Lombardo May Lead NAB

Sep 15, 2003  •  Post A Comment

Phil Lombardo, CEO of Citadel Communications, emerged last week as the leading candidate to become joint board chairman of the National Association of Broadcasters.
But NAB board sources warned that a formal decision could be delayed while association officials wrestle with how to formalize the selection of a new chairman under the association’s by-laws.
Assuming Mr. Lombardo gets the nod, he will succeed Jim Yager, CEO of Barrington Broadcasting, who resigned earlier this month citing personal reasons.
Mr. Lombardo would fill a critical leadership vacuum for the association, inheriting the slot at a time when NAB is fighting one of the more complicated and internally divisive legislative battles of its political life. The organization is trying to roll back the cap on national TV ownership but wants to preserve aspects of deregulation that are supported by many of its members.
One of Mr. Lombardo’s most daunting challenges as chairman would be to reunite an industry that has been splintered in recent years by the competing interests of its members, particularly those dividing the networks and their affiliates.
Under the association’s usual line of succession, the joint board chairmanship would have gone to Michael Fiorele, NAB’s TV board chairman and president and CEO of Dispatch Broadcast Group.
But sources said both Mr. Fiorele and Andrew Fisher-NAB TV board vice chairman and president of Cox Television-had made clear they weren’t seeking the promotion.
Sources also said a promotion for Mr. Fisher would have been particularly controversial because he has been identified as a leading proponent of the Network Affiliated Stations Alliance’s campaign to force NAB to lobby against raising the cap on national TV ownership. The Big 4 TV networks have supported the deregulation, and differences over the issue prompted all of the networks to drop out of NAB during the past several years.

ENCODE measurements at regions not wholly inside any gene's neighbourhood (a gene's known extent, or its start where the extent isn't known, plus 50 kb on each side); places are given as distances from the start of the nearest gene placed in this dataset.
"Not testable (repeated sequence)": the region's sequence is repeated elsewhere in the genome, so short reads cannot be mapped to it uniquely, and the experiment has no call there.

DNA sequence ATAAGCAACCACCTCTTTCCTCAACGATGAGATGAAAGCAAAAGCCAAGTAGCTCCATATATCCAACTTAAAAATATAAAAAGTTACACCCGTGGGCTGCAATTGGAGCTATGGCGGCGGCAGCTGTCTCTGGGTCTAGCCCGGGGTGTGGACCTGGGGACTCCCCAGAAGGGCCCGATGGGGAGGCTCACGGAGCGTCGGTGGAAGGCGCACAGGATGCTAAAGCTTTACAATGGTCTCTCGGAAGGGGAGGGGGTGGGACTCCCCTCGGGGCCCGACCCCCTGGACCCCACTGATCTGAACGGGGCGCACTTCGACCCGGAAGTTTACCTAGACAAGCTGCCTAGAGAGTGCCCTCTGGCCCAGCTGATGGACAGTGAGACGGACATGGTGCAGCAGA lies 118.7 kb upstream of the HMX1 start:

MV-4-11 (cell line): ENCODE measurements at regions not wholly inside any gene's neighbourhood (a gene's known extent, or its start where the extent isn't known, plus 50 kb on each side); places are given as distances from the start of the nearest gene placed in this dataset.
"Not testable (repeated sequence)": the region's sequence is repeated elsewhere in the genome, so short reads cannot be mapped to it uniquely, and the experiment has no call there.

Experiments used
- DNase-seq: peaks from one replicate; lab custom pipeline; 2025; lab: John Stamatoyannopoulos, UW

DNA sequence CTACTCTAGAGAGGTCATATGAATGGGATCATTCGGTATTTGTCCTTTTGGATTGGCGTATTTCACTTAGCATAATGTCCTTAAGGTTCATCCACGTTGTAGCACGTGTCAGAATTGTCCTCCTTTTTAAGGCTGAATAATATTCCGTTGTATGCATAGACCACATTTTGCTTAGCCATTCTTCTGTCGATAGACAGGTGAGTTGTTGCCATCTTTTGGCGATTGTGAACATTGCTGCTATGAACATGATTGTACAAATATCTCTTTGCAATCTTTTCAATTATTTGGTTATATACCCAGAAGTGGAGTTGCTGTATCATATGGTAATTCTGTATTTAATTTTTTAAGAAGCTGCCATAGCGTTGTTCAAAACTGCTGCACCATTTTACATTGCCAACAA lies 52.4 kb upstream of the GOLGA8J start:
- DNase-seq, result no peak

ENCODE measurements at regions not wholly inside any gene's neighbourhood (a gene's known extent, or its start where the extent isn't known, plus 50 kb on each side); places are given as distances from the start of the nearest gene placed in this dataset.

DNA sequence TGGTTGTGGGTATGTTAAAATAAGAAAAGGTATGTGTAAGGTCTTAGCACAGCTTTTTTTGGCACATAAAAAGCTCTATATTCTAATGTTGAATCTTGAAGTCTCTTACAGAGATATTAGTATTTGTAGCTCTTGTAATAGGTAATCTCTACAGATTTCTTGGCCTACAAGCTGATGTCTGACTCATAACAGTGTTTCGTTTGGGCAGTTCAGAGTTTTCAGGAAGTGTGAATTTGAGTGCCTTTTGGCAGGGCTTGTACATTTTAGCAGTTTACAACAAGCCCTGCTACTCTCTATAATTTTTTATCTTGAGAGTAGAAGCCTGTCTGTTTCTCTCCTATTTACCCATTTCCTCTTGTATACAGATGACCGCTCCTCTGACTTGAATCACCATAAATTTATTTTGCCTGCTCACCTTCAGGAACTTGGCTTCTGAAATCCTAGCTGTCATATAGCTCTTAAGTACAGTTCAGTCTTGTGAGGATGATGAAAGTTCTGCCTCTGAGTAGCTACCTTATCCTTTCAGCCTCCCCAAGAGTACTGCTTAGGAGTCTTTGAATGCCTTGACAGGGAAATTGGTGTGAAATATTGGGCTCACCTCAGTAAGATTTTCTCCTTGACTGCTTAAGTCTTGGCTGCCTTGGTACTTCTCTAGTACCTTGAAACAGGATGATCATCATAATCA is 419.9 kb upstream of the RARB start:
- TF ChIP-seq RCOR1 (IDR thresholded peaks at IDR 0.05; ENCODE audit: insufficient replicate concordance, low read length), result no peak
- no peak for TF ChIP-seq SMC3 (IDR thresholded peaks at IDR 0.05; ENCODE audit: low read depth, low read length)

Cox is also a major multiple cable system operator, and that’s an affiliation that sources said would cause some broadcasters concern about a promotion for Mr. Fisher.
Sources said Mr. Lombardo, like the majority of his colleagues on the NAB TV board, is a strong proponent of affiliate issues, including the NASA campaign to roll back the national TV cap to 35 percent of TV homes.
But at the same time, sources said, Mr. Lombardo has made clear that he believes the association should reach out to the networks to try to persuade them to come back into the fold.
“As an industry, we should be unified in approaching the FCC and the Hill,” Mr. Lombardo has been quoted as saying.
Also cited in favor of Mr. Lombardo’s candidacy is that he is a TV station owner, not just an employee of a broadcast company, as are many of his colleagues on the association board.
`A Good Guy’
“Phil is a really good guy,” said Dean Goodman, a member of NAB’s executive committee and president and chief operating officer of Paxson Communications Corp.
The gist of the controversy over the NAB’s bylaws, sources said, is whether the new chairman must be approved by the full board or may be more informally named by the executive committee.